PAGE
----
In today’s apartment marketplace, where rents and occupancy are at historically high levels, quality customer service is proving to be the differentiator.
Of the many consequences of contending with the pandemic, one of the most visible has been a groundswell in expressions of frustration. From air travel to dining to work and school, the list of grievances runs long, and rental housing residents are no different, from the perception that maintenance takes too long to coffee machines running dry.
One of the biggest complaints has been the difficulty of working from a small apartment, according to buzz at the National Multifamily Housing Council’s (NMHC) 2022 annual meeting, says attendee Mary Cook, founder of Chicago-based Mary Cook Associates (MCA), a commercial interior design firm. “Two years ago, 20 percent might have worked from home and now 45 percent do a few days each week,” Cook says. “They get upset if staff is making noise blowing leaves or cutting a lawn.”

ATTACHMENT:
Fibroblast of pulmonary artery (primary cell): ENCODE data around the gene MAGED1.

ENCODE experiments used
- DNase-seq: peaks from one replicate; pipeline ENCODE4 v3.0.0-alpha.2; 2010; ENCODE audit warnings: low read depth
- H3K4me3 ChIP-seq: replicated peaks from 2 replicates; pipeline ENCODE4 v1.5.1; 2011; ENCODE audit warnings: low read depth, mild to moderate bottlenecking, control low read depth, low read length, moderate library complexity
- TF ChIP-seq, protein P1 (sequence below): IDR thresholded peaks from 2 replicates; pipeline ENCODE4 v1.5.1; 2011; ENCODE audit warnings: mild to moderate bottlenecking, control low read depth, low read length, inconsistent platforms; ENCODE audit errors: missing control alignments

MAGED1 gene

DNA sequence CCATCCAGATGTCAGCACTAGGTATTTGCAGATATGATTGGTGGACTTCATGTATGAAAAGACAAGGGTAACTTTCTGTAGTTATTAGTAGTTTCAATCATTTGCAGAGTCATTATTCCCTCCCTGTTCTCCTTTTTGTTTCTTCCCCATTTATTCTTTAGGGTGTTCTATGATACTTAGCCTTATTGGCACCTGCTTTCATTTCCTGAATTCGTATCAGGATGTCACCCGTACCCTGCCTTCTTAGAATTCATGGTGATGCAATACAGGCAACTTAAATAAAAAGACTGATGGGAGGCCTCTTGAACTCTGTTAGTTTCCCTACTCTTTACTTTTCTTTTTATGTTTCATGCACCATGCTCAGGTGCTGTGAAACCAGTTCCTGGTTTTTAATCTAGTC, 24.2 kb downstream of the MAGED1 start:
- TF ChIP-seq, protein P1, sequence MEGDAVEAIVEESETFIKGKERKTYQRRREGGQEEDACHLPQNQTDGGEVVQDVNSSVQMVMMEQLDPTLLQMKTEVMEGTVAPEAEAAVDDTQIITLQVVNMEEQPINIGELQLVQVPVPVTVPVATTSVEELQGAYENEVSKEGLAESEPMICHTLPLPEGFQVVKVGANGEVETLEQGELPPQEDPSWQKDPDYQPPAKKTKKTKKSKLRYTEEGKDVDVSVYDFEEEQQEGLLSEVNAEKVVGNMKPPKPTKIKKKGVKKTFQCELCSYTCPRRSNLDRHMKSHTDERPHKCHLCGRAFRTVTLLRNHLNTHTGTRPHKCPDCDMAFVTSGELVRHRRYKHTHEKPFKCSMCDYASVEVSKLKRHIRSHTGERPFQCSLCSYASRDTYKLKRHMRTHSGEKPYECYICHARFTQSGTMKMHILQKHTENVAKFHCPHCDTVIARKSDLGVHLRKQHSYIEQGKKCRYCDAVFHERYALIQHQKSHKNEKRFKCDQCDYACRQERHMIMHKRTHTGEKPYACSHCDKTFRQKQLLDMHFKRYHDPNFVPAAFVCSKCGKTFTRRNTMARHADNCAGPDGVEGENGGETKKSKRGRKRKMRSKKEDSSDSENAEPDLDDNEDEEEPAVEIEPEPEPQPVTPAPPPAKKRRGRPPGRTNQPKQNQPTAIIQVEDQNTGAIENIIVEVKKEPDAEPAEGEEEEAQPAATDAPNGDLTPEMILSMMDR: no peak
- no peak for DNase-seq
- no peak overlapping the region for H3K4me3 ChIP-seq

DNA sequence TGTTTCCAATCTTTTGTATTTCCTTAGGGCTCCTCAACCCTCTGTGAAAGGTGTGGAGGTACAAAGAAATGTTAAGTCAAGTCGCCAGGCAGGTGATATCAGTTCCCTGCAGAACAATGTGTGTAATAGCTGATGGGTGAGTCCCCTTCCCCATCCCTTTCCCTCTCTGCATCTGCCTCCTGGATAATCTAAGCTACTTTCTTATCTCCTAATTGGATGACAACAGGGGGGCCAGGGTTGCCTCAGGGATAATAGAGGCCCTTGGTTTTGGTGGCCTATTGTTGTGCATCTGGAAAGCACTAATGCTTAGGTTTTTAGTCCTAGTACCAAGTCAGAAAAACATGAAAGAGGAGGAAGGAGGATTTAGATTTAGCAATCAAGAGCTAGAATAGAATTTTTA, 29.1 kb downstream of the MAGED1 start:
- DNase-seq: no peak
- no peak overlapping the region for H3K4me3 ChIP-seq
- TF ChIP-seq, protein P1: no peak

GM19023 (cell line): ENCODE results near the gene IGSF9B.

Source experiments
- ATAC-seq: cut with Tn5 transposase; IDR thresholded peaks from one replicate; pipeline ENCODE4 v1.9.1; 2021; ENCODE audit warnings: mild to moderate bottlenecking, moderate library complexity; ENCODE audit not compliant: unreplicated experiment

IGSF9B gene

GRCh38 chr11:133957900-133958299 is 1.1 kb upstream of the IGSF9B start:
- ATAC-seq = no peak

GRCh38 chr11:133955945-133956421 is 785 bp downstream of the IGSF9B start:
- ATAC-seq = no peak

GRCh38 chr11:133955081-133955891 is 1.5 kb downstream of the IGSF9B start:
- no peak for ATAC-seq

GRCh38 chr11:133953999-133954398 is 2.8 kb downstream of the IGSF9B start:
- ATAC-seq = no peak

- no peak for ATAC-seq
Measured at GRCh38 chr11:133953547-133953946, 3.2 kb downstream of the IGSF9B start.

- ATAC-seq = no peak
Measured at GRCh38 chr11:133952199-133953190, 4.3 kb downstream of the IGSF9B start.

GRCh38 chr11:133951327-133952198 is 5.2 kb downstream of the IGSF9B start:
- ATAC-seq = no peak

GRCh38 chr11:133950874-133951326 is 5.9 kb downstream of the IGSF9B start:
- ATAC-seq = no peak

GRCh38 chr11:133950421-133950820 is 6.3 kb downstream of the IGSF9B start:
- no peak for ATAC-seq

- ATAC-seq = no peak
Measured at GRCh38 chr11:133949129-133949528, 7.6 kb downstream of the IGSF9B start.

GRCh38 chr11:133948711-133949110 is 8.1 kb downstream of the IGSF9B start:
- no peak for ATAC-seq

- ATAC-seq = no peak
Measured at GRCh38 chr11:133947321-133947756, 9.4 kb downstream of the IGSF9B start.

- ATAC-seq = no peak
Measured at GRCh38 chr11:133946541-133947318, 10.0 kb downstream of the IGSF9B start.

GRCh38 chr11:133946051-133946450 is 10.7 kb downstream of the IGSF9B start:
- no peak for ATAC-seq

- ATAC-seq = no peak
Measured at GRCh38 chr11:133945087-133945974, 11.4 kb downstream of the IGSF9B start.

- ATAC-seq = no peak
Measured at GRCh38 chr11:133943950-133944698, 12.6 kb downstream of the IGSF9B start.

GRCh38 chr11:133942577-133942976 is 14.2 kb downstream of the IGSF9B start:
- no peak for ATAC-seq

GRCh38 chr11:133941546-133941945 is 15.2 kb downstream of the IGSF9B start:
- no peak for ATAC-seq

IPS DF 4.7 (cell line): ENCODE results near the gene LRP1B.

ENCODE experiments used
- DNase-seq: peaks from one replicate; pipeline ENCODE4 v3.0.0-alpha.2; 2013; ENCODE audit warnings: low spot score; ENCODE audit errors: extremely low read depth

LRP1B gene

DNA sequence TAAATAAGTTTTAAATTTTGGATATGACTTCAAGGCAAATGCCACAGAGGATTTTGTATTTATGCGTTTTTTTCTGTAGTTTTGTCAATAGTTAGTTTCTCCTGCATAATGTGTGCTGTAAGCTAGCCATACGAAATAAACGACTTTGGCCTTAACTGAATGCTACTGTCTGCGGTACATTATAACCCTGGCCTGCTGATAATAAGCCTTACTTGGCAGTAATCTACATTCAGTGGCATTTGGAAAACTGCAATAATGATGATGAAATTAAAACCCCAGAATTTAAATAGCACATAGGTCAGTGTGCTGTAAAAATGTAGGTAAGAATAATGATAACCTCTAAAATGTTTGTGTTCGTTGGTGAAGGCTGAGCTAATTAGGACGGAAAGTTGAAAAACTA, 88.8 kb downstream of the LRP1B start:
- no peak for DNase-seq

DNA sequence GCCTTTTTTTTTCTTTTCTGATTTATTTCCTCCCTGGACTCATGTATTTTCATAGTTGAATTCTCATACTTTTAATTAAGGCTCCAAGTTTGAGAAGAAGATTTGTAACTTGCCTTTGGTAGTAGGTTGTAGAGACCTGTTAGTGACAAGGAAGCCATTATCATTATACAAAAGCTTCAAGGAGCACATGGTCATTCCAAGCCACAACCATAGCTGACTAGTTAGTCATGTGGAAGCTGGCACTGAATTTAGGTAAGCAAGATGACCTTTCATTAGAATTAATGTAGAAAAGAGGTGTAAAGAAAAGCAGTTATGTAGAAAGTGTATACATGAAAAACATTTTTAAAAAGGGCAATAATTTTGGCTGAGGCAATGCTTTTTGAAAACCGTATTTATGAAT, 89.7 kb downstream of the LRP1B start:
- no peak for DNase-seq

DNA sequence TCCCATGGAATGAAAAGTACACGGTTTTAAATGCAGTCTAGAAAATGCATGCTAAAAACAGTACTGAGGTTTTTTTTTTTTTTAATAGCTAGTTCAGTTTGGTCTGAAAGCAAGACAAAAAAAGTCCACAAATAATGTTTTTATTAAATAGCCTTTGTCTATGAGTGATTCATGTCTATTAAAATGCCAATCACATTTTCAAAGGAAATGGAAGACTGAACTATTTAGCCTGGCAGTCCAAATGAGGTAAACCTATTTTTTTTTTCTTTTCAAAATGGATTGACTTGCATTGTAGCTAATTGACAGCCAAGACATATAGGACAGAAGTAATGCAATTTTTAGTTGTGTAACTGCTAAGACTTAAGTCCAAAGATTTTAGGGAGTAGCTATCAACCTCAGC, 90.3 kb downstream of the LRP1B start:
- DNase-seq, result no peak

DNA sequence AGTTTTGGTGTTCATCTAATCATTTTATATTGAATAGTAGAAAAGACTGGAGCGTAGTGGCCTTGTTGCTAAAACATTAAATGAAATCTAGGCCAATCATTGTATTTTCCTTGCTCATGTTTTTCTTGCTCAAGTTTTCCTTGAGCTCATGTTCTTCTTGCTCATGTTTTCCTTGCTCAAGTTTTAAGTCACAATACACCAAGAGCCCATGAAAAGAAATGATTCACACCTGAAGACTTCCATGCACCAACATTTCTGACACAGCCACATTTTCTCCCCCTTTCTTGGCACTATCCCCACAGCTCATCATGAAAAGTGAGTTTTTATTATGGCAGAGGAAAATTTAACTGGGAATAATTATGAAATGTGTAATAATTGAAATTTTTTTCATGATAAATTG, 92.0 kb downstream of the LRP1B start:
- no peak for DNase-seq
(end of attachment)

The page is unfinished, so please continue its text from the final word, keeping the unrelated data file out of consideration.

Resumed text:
Property managers have complaints and frustrations, too, facing a shrunken labor pool and disrupted supply chains. Despite the apartment industry experiencing historically strong occupancy levels, managers are not taking the high numbers for granted. If COVID-19 has brought home any message, it’s that situations change—fast.
Many are listening closely to residents, taking notes about leading causes of dismay and sources of joy, developing creative solutions to increase net referrals. The strategies that seem to make the biggest difference are good customer service and value. Some companies, like Chicago-based Optima Inc., a developer and property manager that created 2,135 units in Illinois and Arizona, has trademarked its Optimized Service, the equivalent of an in-home concierge, to make clear it prioritizes service.
As rent prices climb, quality service becomes more critical. The following are 10 ways to achieve it.
Read more on National Apartments Association